If anything, Barzin Hosseini is a bit unassuming.


You see him, he’s very quiet about his ambitions, but you find out that his long-running musical project, simply called Barzin, has been putting out music for more than a decade now (having formed all the way back in 1995), and also learn of how this Canadian has produced records for the likes of Memoryhouse—all on top of releasing his own book of poetry—and this quiet character slowly comes into focus.


Yet if Barzin stands for anything, it’s assuredly for quality music, and his lush, lavish fourth album To Live Alone in That Long Summer manages to simultaneously sound sonically expansive even as it possesses the emotional intimacy of a home-recorded acoustic ballad. His production skills are very much in top form here, and songs like the tremolo lament “Lazy Summer” and the affecting “Stealing Beauty” only help further Barzin’s unique aesthetic.


Now, of course, Barzin tackles on the unique challenge that is PopMatters’ 20 Questions, here revealing an affinity for the radio DJ from Northern Exposure, sage advice learned from Frank Zappa lyrics, and has some choice yet reasonable words for his town’s mayor, Rob Ford ...


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Wednesday, Apr 2, 2014
A quarter century after the release of Doolittle and with a new record on the way, PopMatters looks at the 15 best songs from the Pixies' original go-round.

In May 1985 Frank Black (AKA Black Francis AKA Charles Thompson) had a decision to make—he was living in Puerto Rico, avoiding his classes, and decided that he needed to do something different. His options were either go to New Zealand to see Haley’s Comet or to Boston to start a band with his college buddy, Joey Santiago. He chose the latter and quickly added an electrical engineering student named David Lovering on drums and a bassist named Kim Deal when she was the sole respondent to a classified ad seeking someone with a fondness for Peter, Paul & Mary and Hüsker Dü. They were four fairly ordinary-looking people without much musical experience, but it’s not overstating things to say that as the Pixies they would go on to change the face of modern rock music.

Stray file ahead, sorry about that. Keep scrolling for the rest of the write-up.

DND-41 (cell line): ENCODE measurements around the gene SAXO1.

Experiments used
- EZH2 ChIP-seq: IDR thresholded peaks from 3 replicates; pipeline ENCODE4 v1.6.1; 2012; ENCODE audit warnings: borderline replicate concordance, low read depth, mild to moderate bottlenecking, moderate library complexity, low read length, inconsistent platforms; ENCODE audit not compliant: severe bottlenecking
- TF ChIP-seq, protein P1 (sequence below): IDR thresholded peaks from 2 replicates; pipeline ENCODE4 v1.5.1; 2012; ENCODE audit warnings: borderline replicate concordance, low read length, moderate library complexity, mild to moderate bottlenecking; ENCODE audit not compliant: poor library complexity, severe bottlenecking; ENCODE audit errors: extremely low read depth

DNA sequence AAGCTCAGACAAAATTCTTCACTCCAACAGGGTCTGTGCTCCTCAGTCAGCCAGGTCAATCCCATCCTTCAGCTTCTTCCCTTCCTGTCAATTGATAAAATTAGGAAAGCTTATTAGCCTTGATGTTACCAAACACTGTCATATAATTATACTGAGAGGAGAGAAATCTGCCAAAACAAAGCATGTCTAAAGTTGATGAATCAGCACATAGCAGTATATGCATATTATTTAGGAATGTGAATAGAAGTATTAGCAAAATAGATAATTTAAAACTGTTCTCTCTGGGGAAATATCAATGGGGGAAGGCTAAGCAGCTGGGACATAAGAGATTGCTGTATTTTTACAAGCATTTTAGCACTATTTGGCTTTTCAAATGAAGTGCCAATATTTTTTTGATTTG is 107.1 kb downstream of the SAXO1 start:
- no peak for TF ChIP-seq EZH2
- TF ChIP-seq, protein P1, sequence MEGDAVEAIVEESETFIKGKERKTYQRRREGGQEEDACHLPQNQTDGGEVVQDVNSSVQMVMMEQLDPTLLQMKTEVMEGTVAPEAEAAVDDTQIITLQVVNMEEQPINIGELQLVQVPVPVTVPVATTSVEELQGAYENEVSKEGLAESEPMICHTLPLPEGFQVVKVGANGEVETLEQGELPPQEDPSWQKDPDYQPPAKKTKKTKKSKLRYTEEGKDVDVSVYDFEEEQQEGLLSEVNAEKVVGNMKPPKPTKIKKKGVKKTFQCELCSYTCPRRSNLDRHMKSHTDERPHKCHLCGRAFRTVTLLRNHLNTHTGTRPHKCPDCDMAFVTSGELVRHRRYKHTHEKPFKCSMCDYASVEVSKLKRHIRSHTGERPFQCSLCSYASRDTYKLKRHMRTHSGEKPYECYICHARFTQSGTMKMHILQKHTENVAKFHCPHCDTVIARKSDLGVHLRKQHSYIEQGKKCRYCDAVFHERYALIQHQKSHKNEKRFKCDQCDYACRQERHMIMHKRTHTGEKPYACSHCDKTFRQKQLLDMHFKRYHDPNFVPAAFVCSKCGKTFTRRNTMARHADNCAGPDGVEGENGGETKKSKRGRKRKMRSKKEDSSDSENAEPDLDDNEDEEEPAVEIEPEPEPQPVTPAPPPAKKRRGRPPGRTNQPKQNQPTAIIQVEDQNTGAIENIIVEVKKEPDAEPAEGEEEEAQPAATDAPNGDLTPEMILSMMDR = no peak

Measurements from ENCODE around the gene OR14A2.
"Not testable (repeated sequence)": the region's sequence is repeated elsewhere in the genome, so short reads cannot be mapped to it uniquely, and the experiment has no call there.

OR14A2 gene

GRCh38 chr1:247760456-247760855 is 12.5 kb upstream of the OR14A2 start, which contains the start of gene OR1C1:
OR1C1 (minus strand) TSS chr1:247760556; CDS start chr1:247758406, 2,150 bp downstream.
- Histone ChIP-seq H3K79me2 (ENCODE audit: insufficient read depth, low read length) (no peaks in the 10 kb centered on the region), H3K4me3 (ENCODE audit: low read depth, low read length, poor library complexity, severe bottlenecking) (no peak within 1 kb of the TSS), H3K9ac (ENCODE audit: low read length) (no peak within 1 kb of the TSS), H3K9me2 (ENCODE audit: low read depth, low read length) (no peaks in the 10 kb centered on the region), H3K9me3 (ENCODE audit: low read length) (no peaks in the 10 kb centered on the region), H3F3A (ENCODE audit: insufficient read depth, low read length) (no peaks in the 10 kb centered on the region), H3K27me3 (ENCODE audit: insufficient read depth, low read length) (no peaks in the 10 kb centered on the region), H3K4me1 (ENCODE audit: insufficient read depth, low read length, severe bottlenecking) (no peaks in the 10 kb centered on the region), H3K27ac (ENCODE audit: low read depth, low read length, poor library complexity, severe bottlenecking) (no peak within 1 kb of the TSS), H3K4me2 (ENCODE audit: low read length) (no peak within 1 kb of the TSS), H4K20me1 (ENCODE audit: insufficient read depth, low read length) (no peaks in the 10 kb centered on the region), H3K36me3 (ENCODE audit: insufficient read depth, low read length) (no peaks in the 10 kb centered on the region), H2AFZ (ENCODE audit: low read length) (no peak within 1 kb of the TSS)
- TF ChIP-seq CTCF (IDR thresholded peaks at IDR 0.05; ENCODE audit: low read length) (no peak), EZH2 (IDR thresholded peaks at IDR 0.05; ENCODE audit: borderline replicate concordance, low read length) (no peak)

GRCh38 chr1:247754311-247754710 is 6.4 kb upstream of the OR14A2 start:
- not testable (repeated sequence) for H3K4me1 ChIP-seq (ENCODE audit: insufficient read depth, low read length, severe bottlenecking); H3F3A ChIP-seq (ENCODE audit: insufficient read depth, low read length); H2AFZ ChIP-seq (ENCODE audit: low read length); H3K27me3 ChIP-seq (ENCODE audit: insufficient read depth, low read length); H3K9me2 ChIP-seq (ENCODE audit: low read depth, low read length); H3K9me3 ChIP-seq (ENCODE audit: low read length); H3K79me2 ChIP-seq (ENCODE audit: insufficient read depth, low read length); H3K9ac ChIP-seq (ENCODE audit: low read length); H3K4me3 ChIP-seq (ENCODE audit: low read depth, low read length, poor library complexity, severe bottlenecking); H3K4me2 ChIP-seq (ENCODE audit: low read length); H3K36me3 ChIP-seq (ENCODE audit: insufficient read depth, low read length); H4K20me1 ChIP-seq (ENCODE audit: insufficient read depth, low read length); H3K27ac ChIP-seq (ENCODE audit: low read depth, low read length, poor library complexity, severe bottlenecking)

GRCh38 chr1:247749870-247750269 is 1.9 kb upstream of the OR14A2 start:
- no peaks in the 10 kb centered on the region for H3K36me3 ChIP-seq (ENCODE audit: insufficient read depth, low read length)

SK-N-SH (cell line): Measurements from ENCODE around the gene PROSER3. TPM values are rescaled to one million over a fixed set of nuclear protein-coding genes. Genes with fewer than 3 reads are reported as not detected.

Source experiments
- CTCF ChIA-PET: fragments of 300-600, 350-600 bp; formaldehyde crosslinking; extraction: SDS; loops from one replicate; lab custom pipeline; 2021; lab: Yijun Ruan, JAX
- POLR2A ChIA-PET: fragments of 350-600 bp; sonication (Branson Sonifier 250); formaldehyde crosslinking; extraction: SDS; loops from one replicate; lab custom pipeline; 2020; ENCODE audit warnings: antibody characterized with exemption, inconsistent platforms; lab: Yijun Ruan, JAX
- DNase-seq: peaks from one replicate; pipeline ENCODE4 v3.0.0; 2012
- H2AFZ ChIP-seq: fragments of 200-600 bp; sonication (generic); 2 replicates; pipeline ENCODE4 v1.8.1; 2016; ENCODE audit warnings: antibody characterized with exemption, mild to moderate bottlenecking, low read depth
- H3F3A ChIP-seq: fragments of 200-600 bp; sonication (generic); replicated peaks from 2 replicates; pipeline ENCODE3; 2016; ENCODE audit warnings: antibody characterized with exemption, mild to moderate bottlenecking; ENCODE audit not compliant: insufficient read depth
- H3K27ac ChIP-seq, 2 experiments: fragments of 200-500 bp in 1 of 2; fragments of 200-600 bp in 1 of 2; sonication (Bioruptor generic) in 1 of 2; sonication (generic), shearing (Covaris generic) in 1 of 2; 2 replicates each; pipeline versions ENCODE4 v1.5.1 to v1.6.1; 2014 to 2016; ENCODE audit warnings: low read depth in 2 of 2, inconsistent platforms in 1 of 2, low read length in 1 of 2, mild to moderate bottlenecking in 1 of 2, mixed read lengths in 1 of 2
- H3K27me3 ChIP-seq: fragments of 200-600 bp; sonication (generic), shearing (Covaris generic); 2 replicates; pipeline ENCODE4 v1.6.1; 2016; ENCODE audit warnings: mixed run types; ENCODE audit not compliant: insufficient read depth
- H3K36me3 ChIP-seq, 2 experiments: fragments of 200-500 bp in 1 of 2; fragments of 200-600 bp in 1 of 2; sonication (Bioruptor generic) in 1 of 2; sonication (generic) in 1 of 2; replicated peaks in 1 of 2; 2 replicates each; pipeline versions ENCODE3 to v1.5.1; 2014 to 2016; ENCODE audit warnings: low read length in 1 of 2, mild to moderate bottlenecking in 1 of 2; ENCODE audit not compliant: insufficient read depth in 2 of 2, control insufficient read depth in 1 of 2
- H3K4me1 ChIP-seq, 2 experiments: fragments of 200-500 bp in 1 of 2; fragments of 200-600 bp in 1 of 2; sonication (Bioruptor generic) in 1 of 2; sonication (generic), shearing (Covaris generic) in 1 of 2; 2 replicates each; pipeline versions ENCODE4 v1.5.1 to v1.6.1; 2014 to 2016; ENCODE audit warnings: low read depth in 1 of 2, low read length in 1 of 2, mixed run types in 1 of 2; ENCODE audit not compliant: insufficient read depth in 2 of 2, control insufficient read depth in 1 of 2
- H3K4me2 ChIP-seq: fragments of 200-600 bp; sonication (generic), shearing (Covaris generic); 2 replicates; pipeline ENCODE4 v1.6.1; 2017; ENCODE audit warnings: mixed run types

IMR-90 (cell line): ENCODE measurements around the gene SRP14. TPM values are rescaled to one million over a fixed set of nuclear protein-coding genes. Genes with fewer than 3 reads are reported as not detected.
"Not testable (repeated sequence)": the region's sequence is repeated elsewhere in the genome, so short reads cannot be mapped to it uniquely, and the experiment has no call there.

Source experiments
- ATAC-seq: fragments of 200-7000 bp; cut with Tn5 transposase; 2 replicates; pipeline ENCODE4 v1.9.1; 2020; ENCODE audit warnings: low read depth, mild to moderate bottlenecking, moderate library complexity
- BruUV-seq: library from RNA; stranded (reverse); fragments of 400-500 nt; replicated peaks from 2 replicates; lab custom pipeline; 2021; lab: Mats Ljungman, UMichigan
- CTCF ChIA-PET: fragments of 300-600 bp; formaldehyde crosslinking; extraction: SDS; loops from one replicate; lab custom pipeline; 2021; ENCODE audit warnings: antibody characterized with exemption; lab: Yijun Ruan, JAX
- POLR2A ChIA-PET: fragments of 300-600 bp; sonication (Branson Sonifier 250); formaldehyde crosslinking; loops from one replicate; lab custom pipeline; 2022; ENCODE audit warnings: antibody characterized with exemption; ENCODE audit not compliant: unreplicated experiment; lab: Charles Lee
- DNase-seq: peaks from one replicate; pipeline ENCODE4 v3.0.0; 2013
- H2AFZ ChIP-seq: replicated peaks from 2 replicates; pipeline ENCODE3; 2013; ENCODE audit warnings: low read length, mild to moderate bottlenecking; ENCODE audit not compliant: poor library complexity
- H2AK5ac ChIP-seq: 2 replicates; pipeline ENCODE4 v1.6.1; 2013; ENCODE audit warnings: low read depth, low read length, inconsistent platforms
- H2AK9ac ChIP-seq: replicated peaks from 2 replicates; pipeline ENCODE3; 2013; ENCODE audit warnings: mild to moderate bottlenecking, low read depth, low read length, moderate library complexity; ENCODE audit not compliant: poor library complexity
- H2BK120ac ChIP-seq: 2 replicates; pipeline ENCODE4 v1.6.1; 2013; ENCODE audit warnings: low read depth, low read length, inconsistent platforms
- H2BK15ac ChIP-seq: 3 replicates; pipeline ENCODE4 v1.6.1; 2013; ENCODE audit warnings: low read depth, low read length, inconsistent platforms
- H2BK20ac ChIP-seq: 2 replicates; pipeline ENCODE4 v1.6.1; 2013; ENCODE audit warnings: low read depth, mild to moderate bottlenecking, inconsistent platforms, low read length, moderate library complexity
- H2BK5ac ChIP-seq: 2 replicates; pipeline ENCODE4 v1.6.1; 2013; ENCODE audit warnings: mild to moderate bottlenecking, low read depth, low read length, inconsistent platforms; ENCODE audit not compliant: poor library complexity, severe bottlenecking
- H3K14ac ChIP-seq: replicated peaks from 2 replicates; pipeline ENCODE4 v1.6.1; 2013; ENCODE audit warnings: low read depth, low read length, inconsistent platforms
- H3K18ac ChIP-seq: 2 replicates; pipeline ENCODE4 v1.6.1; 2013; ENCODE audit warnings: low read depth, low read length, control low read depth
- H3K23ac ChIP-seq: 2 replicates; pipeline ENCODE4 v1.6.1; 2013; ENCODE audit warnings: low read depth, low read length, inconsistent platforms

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Tuesday, Apr 1, 2014
Dave Brockie forced GWAR fans to take absurdity very seriously. He gave hope to kids all over the world, suggesting that creativity, humor, and heavy metal might be infinitely more powerful than the stultifying, small-minded idiocy that they saw all around them.

I first came into contact with GWAR when I was about 13 years old. This would have been about 1993 when my friends and I somehow came across a copy of GWAR’s album America Must Be Destroyed in the only record store in the small town in Northern California where I grew up. This was the high era of grunge, and the music that we were listening to took itself very seriously. Like so many young kids, we looked to popular music for examples of the kinds of people we wanted to be. Nirvana, Pearl Jam, and Smashing Pumpkins suggested the possibility of channeling our feelings of awkward pre-teen alienation into something cool, or at least fashionable.